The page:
Caroll D. Koscheski, MD, FACG
ACG Legislative and Public Policy Council Member, and ACG Board of Trustee

As ACG and the GI societies notified you earlier this month, CMS recently announced that it will begin a trial run or test period for a “Screening/Surveillance Colonoscopy” episode of care.  We need your feedback and input!

What does this mean? 

From October 16 to November 20, 2017, ACG members may receive a confidential report with information about their performance on this draft episode of care.  According to CMS, the report is available for group practices and solo practitioners who meet a 10-episode case minimum during the measurement period of 06/01/16 to 05/31/17.

The purpose of this report is to help improve the accuracy and understanding of the process, and for our members to provide feedback to CMS.

Your Feedback is Important- Complete the Survey

CMS will be seeking feedback from all stakeholders through an online survey.   Please complete this survey here.

This survey opened on October 16, 2017 and closes at noon Eastern time on November 20, 2017.  The field test reports for group practices and solo practitioners will be distributed through the CMS Enterprise Portal, which CMS has previously utilized for “Quality and Resource Use” Reports.   If you do not already have an account, you can set one up and get access to a “Physician Quality and Value Programs” role in preparation for the field test report by using this guide.

Some background- Why do we need to do this?

MACRA requires CMS to develop an “episode of care” to include in the MIPS’ cost (Resource Use) performance category.  This performance category is designed to measure and compare the costs of your services versus other providers performing the same services.   Thankfully, CMS proposes that for both the 2017 and 2018 reporting years, this MIPS category will have no impact on your final MIPS score (weight of 0%).  However, this MIPS performance category will increase to 30% of your total MIPS score for the 2019 reporting year.  Thus, it is very important for these measures to be correct and with accurate attribution of costs.  ACG and the GI societies are part of the GI Technical Expert Panel, working with CMS on this very goal— to help get this correct.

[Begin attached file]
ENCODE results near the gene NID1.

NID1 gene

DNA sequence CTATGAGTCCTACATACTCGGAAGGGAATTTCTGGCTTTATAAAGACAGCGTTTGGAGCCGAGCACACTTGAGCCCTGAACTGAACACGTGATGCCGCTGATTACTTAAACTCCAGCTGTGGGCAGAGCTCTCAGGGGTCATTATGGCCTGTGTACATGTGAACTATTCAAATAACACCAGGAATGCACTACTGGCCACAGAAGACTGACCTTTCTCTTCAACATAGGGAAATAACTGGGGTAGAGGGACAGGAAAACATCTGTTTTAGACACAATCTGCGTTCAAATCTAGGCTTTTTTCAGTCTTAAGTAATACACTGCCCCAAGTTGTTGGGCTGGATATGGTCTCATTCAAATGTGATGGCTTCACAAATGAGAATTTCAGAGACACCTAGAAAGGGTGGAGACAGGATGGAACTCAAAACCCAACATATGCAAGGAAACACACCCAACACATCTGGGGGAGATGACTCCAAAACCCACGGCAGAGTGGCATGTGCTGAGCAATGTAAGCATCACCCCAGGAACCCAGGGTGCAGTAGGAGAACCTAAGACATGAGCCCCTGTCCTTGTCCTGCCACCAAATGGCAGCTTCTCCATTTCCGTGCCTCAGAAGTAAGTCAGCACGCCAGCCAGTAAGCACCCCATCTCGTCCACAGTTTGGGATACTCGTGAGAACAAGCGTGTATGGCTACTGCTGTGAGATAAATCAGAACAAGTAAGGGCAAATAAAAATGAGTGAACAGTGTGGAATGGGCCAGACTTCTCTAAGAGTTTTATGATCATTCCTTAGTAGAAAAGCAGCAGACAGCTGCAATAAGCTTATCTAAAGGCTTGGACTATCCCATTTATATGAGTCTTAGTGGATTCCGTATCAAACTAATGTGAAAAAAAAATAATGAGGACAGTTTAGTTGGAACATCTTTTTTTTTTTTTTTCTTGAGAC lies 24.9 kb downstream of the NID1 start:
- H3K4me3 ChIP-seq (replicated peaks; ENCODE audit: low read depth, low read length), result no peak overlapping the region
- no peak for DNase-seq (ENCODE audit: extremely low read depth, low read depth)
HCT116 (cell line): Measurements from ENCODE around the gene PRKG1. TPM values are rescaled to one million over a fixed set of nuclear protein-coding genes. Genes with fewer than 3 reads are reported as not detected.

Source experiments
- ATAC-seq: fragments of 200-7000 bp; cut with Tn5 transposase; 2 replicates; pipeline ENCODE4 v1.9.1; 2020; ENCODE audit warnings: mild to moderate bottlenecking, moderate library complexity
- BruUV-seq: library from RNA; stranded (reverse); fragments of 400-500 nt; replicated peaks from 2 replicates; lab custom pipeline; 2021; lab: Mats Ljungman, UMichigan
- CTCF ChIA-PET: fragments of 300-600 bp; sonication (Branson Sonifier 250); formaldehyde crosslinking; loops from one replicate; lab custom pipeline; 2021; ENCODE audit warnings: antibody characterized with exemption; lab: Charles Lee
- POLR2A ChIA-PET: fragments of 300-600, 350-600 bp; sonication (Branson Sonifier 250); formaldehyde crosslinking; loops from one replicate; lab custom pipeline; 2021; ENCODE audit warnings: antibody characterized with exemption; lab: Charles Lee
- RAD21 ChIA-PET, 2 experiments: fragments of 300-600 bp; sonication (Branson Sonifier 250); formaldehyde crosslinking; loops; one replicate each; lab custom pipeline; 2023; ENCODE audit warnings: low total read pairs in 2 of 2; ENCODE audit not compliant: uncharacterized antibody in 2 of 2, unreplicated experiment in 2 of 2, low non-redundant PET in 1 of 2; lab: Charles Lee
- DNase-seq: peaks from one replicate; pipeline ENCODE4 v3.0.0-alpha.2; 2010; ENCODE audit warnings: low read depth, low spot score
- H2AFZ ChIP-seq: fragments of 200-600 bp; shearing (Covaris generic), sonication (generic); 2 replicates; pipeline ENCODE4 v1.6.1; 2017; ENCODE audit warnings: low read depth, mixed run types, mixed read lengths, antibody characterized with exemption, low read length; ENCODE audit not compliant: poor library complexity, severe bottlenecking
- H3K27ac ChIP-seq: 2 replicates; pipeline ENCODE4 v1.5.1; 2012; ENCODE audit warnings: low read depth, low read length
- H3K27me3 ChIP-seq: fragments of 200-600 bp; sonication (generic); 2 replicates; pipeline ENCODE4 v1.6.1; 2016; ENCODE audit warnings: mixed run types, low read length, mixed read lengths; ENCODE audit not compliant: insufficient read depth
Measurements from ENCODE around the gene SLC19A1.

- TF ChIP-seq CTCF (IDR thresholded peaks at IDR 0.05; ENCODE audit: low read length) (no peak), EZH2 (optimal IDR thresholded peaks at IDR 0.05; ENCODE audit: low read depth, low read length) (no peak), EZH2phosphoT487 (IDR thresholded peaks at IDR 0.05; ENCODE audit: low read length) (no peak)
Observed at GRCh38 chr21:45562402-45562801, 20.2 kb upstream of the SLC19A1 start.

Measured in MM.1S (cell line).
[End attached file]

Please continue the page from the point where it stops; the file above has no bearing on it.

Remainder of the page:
An “episode of care” is a defined group of health services, over a specific period of time.  The goal is to attribute medical costs to the corresponding medical provider.  How does CMS do this?  What do you do?  CMS looks at your reimbursement claims and other provider’s claims for the same patient and attempts to assign — or attribute — the cost of those patient’s services to a provider.  The theory being that one provider has primary control over the costs of those services for that patient.  This is where it gets tricky, because we all know that in reality, this may not be true.  Providers still submit Medicare fee for services claims as you would normally do.  This is all “behind the scenes” work at Medicare.

CMS then looks at the claims and checks for a “trigger” service.  This will trigger a review of all services provided to a patient over that defined period of time.  CMS then includes and/or excludes certain services over that time-period, and produces a cost figure.  CMS then compares this cost to other providers falling into the same episode.  From there, CMS will assign a MIPS performance category to you.

Hopefully this background provides a basic understanding of what happens, where the administrative work happens, who does the actual administrative work, how this gets complicated, and why it is very important for ACG members to be involved in this process.

Caroll D. Koscheski, MD, FACG
ACG Legislative and Public Policy Council Member
ACG Board of Trustee